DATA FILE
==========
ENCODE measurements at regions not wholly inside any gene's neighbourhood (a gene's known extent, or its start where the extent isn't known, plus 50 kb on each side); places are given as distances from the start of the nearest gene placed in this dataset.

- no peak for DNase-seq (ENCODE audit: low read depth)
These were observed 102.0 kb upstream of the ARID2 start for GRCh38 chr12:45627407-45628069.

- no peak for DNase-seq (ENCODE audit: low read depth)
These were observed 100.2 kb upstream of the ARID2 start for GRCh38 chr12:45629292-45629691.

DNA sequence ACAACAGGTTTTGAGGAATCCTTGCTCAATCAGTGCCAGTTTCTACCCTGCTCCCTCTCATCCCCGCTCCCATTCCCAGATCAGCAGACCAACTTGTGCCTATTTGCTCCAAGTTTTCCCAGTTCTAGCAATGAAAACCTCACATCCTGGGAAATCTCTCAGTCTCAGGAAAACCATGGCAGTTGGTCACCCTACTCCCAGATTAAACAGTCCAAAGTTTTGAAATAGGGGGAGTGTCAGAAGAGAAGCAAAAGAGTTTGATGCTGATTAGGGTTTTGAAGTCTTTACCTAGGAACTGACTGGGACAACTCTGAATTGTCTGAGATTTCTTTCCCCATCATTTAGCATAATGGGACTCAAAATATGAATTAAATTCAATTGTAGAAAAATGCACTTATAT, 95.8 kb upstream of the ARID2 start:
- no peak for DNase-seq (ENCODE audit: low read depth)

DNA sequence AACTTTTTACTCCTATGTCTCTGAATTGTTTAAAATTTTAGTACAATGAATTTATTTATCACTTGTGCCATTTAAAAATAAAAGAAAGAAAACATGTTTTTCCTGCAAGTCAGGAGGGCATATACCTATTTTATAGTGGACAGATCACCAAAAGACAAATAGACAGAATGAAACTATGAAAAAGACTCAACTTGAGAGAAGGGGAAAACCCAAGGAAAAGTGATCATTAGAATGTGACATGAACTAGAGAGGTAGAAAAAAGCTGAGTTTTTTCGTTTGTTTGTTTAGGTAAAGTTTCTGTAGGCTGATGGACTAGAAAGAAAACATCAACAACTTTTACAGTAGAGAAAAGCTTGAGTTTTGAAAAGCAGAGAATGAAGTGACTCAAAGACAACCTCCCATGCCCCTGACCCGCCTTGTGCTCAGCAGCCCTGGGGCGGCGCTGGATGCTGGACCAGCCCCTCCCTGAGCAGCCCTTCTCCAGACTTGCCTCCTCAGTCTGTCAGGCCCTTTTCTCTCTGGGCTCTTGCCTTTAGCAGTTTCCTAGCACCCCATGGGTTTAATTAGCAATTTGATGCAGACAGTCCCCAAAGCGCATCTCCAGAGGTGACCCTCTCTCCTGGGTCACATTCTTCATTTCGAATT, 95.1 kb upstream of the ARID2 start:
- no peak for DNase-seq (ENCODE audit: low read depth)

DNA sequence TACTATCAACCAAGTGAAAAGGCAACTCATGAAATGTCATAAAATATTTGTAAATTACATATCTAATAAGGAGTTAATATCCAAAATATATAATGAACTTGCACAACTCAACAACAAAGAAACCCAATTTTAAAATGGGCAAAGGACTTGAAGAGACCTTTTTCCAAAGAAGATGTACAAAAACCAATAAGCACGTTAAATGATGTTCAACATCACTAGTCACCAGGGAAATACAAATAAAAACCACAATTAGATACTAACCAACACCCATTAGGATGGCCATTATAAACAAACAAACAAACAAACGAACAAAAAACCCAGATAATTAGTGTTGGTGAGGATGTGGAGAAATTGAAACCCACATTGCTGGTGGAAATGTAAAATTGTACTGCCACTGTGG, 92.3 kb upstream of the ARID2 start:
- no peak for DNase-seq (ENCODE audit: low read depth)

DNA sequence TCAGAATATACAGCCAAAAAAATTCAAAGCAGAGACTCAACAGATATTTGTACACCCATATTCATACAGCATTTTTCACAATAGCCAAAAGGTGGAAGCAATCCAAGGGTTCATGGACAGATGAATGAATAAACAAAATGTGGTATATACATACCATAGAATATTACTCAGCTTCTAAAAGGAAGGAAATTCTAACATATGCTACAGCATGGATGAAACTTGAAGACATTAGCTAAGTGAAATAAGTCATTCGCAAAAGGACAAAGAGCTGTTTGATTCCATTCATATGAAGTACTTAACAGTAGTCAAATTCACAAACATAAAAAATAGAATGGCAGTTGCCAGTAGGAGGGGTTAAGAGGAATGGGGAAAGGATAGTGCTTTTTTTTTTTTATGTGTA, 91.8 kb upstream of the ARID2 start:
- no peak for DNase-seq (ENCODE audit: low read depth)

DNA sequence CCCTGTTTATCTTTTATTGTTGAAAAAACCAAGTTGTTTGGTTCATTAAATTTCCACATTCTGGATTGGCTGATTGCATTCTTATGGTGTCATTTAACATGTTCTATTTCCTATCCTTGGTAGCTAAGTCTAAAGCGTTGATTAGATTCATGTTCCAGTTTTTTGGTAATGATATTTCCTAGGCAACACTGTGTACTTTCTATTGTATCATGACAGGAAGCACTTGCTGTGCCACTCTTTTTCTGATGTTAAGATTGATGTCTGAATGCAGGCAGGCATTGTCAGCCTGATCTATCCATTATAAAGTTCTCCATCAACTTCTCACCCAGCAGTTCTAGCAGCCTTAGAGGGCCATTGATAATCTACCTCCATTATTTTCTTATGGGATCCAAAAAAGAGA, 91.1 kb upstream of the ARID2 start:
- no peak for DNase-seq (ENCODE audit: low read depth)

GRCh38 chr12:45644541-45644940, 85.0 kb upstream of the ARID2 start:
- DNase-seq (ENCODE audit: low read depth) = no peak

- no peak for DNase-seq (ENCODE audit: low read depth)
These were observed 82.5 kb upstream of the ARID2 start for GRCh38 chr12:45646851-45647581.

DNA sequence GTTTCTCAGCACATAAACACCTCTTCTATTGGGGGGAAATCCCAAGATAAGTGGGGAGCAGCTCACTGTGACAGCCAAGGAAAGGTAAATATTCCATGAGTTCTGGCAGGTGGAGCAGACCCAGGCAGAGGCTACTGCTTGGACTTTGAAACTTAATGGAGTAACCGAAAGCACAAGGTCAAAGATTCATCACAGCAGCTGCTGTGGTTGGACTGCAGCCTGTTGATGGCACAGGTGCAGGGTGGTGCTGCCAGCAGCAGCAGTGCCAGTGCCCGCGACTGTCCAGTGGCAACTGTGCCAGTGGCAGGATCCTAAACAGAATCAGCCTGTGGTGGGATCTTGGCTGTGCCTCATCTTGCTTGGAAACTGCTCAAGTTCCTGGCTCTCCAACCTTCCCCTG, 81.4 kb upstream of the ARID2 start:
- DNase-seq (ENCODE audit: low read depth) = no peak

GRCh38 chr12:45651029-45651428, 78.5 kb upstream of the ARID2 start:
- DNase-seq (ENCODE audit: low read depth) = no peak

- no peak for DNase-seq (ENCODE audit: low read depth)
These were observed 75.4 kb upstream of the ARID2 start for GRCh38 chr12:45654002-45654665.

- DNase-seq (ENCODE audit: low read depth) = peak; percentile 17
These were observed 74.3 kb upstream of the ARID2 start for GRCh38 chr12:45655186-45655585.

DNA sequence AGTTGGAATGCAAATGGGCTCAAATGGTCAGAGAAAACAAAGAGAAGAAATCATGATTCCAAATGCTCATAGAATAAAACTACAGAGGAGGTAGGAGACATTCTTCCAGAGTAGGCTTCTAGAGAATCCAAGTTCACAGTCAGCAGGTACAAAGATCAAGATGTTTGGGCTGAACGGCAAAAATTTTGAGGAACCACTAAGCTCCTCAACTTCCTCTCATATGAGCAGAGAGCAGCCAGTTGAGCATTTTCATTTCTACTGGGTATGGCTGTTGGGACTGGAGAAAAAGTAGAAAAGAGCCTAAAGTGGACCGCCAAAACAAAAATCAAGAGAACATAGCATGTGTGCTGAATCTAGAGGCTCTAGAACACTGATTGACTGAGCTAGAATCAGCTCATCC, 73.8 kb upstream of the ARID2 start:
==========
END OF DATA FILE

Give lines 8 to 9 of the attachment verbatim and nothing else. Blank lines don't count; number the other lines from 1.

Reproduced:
DNA sequence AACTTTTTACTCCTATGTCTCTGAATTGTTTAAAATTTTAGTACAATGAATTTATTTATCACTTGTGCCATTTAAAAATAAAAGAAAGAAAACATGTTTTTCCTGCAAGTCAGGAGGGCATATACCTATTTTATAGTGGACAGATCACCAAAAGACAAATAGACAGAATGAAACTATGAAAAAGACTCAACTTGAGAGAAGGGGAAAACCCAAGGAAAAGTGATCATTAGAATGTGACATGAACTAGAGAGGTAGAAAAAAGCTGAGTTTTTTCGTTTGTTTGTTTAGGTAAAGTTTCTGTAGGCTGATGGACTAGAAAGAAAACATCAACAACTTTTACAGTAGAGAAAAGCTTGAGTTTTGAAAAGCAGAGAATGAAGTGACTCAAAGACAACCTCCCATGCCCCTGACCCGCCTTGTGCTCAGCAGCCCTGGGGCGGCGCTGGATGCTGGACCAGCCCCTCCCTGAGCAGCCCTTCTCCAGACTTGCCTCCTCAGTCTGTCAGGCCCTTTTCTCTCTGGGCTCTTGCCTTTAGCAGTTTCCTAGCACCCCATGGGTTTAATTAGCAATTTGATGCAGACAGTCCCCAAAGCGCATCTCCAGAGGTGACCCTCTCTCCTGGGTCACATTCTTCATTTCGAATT, 95.1 kb upstream of the ARID2 start:
- no peak for DNase-seq (ENCODE audit: low read depth)